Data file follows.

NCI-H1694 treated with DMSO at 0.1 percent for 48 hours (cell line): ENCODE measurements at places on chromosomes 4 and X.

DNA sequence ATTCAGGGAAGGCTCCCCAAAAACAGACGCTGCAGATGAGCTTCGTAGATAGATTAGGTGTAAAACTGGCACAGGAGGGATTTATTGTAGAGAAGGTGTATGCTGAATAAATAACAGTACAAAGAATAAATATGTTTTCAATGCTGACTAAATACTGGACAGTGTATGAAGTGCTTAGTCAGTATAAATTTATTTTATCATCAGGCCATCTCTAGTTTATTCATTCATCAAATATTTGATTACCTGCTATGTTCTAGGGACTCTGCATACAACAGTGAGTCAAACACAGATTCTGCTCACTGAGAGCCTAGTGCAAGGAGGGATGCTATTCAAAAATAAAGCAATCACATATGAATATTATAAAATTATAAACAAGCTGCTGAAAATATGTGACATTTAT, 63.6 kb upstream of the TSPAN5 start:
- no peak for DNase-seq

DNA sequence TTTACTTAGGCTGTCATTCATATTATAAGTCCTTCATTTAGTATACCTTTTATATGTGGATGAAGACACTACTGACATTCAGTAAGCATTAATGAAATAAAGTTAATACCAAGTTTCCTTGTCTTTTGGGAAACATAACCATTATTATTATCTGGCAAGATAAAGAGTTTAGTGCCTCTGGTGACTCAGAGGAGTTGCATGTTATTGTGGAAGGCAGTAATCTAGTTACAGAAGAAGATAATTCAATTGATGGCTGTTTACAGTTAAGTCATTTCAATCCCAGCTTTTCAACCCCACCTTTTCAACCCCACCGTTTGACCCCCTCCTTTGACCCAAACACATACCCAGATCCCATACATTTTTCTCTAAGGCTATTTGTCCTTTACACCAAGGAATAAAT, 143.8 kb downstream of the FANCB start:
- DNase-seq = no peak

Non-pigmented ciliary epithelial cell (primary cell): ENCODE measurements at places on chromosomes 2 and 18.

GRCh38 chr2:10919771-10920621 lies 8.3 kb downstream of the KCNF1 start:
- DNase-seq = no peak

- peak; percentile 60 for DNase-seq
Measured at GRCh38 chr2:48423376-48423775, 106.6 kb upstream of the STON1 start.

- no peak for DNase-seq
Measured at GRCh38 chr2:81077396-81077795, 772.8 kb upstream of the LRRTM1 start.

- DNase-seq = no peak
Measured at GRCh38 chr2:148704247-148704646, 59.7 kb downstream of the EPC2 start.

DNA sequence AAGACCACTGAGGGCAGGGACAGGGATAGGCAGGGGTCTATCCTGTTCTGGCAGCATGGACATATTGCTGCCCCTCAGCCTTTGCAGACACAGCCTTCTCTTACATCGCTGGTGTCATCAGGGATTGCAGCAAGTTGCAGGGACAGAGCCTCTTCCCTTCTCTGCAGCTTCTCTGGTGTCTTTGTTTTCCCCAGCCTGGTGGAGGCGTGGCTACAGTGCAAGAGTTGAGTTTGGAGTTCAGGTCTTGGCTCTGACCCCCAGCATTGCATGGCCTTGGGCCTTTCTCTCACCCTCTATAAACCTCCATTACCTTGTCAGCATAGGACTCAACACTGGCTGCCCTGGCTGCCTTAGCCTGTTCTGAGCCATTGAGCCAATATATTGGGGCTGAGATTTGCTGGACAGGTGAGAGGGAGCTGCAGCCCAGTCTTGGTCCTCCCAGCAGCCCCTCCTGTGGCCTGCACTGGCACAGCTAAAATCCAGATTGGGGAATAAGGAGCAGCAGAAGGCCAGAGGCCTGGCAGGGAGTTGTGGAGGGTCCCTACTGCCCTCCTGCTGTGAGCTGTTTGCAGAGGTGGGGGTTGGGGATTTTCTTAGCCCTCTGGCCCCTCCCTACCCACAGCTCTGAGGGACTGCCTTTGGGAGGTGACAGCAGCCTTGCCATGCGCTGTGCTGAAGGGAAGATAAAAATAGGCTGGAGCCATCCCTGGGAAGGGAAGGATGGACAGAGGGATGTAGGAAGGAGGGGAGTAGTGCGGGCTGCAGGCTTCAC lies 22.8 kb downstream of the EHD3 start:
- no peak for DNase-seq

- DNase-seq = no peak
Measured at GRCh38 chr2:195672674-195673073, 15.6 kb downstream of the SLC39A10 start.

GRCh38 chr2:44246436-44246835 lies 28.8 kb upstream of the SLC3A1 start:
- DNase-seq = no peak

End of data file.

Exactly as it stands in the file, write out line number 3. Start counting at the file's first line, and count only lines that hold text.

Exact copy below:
- no peak for DNase-seq